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Vegas is symbol for building industry's state

LAS VEGAS (Reuters) - The world’s construction equipment makers gather this week for their triennial trade show in Las Vegas, a city that symbolizes their industry’s own mixed fortunes.

Las Vegas is ground zero in the burst U.S. real-estate bubble, an implosion that has prompted residential builders to stop placing orders for new equipment from the companies whose wares are on display here.

Yet commercial construction is on a tear in this gambling Mecca -- as it is in much of the rest of the world -- with nearly 46,000 new hotel rooms either under construction or planned over the next five years.

That frenzied activity has helped offset the decline in U.S. home construction. While Nevada led the country last year in foreclosures and 90 percent of the ZIP codes in Las Vegas saw median house prices fall, the number of workers employed in construction has remained relatively stable, according to Keith Schwer, an economist at the University of Nevada, Las Vegas -- down only about 4 percent.

“If you look at the numbers, we should be deep in the tank,” Schwer said. “But we’ve been hanging on” because of the estimated $30 billion in non-residential construction projects either underway or in development.

But to Schwer and others, the cranes that loom over the city’s casino-dotted main drag also form a series of giant steel question marks at the end of a nagging question: How long can the strength in commercial building offset weakness in residential construction?

In the United States, the question has already been answered and commercial construction has followed residential lower -- though not to the same degree.

"It was weak last year," Jim Owens, the chief executive and chairman of Caterpillar CAT.N said on Tuesday. "In terms of capital goods sales to it, they were off sharply last year."

Few people expect an recovery this year. In a note to investors earlier this month, Goldman Sachs economists declared that U.S. non-residential construction “appears to have turned over after having provided a partial offset to the residential downturn.”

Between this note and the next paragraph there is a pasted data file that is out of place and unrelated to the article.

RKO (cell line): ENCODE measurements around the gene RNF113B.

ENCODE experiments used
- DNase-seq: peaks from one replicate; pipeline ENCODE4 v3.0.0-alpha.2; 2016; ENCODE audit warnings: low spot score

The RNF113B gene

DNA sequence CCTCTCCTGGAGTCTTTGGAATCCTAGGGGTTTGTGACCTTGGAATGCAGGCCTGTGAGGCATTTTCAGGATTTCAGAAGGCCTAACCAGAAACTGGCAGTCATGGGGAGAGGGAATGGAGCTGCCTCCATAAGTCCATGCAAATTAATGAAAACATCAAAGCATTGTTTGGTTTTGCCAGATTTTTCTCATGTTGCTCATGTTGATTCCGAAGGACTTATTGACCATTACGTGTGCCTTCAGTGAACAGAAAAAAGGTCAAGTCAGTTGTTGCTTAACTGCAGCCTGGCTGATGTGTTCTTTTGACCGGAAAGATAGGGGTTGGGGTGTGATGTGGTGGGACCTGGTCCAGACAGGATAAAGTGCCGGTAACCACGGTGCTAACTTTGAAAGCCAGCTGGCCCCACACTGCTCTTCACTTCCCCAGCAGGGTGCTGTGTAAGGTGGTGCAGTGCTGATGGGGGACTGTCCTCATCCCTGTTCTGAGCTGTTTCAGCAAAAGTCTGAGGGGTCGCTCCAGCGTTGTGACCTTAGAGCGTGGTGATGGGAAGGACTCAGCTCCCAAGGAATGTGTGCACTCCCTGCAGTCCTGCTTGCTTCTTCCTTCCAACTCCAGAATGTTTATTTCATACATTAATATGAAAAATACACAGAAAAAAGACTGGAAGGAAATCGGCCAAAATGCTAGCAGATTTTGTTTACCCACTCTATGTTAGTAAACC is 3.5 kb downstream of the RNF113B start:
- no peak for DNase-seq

Among the factors making them nervous: a drop in non-residential construction spending in December and January, a decline in architectural billings, and stagnating vacancy rates.

But worldwide, sales of construction equipment remain strong, especially in developing economies with large, rapidly growing populations and inadequate infrastructure -- countries like India, Turkey, South Africa and Russia, where non-residential construction spending is growing faster than

GDP.

The surge in commodity prices has also led to massive investment in mines and petrochemical facilities, two industries that are big customers of the construction equipment companies.

Caterpillar was so optimistic that the trend would continue that it raised its guidance for 2010 revenue to $60 billion, up from a previous forecast of about $50 billion, citing what it expects to be robust growth overseas. Foreign sales now account for more than 60 percent of its sales.

But back in Las Vegas, not everyone is so sure the local commercial building spree is sustainable -- or wise.

Among the $30 billion in development is the World Market Center, a sprawling furniture trading center in downtown Las Vegas that looks more and more like a white elephant set against the city’s depressed housing market.

Also accounting for some of the cranes over the Strip is an $8 billion, 76-acre development called CityCenter, a joint venture between MGM Mirage and Dubai World, that will feature, among other things, a 61-story, 4,000-room casino-hotel and two 400-room non-gaming boutique hotels -- a small part of the 46,000-room building spree underway.

Schwer worries that the building spurt was “based on ‘07, when the economy was doing pretty good” and local hotels were operating at occupancy rates in the 90 percent level.

But with the U.S. economy now slowing, and with more signs that consumers are pulling back, he wonders if the industry isn’t at risk of overbuilding.

“This is a pretty large number and it may open up a period of reduced prices and stronger competition,” Schwer says, reducing profitability for the casinos in a city that he concedes is still “a one-engine town.”

Editing by Leslie Gevirtz

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